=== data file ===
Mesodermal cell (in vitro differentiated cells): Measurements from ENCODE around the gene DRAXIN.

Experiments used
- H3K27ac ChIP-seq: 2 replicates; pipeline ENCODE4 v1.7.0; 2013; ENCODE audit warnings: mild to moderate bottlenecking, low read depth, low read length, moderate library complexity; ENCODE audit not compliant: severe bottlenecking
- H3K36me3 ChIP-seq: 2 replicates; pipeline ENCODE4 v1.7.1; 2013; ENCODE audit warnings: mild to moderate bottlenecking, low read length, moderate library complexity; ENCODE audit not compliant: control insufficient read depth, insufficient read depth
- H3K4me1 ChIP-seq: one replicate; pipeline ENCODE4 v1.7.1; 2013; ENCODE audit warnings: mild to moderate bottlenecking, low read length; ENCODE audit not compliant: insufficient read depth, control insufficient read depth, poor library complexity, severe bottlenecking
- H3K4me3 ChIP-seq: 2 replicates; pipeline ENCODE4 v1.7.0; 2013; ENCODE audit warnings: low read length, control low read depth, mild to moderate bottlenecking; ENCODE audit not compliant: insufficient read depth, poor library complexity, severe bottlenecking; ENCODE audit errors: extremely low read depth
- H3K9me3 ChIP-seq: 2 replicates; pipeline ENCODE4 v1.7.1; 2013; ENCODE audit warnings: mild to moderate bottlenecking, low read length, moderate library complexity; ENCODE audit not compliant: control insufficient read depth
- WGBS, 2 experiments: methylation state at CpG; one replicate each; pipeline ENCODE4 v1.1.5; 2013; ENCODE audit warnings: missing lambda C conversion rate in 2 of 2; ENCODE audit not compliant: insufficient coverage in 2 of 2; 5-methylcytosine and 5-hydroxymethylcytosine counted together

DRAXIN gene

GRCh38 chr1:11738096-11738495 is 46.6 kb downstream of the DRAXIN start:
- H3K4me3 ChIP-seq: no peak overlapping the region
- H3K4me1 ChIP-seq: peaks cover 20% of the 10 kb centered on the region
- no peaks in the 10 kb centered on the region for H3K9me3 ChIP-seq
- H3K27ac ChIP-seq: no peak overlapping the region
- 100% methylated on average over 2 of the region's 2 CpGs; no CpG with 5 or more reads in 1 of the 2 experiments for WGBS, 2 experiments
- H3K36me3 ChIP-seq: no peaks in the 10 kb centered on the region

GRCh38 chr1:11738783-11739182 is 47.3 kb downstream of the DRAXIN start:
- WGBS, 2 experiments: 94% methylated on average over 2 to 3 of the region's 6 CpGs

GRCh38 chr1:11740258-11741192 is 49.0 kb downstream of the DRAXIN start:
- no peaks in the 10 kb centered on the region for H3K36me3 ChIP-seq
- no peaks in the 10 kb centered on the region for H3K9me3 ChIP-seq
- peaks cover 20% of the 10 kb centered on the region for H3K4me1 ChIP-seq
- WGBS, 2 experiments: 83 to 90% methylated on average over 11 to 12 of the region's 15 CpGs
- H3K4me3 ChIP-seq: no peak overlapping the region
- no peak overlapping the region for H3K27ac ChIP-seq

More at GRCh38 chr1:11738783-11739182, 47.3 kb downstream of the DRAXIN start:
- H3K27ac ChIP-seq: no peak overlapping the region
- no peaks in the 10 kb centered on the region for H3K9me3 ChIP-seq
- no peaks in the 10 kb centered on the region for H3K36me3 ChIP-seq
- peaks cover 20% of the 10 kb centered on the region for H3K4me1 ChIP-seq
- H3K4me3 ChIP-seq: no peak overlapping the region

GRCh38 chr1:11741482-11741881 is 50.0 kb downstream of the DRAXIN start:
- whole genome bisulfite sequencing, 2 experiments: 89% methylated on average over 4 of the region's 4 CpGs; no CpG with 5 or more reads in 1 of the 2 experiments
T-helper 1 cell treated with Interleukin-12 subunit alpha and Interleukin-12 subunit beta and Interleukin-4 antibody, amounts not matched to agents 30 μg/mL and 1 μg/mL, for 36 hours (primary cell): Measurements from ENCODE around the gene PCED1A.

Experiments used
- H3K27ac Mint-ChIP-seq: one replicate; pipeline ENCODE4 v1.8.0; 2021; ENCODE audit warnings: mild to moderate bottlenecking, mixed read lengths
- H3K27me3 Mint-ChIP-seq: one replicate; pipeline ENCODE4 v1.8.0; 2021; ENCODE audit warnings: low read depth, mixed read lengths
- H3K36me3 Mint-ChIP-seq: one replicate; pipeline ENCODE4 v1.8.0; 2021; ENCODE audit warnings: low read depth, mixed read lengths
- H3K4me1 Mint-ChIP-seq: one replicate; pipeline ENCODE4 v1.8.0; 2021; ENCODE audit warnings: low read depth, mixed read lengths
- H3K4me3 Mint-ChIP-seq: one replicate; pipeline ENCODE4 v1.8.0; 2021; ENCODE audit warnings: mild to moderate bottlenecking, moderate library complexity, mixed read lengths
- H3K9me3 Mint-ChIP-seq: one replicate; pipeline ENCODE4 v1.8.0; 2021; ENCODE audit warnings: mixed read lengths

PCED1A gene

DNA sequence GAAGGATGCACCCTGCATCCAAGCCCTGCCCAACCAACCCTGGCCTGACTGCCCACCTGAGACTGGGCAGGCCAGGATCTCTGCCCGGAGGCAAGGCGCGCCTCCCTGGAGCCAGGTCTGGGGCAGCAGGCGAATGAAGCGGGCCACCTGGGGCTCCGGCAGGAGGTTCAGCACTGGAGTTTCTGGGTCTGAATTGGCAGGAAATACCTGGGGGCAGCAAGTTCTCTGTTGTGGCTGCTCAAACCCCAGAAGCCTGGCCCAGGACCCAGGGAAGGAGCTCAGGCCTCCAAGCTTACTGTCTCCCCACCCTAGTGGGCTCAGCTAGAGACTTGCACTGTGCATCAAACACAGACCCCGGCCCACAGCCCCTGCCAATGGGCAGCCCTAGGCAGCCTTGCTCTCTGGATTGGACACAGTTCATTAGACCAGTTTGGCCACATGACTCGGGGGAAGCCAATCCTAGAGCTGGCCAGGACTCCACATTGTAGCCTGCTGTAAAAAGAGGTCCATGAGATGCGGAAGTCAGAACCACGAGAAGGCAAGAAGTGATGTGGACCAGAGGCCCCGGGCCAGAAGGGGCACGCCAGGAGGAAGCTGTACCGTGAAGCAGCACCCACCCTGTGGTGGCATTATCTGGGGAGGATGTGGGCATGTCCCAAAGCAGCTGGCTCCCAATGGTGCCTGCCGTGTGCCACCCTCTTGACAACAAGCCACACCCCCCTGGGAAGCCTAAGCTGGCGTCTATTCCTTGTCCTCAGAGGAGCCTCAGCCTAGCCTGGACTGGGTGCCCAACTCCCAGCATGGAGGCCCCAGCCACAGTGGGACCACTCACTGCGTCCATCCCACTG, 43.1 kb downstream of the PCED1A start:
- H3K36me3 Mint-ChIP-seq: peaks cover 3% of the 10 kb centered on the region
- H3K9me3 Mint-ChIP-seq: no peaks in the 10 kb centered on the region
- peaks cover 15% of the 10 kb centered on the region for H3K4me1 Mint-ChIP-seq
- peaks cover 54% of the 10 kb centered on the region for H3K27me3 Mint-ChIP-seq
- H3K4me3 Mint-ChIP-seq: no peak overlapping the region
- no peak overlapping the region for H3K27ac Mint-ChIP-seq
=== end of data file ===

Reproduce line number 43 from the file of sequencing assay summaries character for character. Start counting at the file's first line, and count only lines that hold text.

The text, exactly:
DNA sequence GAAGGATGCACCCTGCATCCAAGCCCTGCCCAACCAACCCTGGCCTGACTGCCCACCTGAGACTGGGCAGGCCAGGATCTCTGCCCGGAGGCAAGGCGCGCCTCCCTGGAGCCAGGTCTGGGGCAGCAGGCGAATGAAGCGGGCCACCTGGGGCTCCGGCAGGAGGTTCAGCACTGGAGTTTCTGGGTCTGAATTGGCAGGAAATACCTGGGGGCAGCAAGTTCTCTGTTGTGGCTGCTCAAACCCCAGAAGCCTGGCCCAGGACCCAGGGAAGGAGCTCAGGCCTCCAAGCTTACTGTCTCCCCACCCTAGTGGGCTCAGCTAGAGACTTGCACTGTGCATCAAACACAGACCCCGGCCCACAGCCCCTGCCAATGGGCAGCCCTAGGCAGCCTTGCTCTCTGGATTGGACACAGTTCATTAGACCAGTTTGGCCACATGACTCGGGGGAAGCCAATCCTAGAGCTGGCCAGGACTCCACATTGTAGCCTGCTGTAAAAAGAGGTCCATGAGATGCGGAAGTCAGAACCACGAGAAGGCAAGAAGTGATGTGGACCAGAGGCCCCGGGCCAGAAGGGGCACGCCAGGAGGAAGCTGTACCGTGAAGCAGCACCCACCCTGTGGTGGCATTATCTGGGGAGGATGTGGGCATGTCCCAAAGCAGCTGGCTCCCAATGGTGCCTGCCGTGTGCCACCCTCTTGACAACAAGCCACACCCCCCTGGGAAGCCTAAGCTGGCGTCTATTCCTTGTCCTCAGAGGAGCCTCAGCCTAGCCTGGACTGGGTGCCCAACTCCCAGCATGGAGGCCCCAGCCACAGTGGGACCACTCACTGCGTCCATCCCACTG, 43.1 kb downstream of the PCED1A start: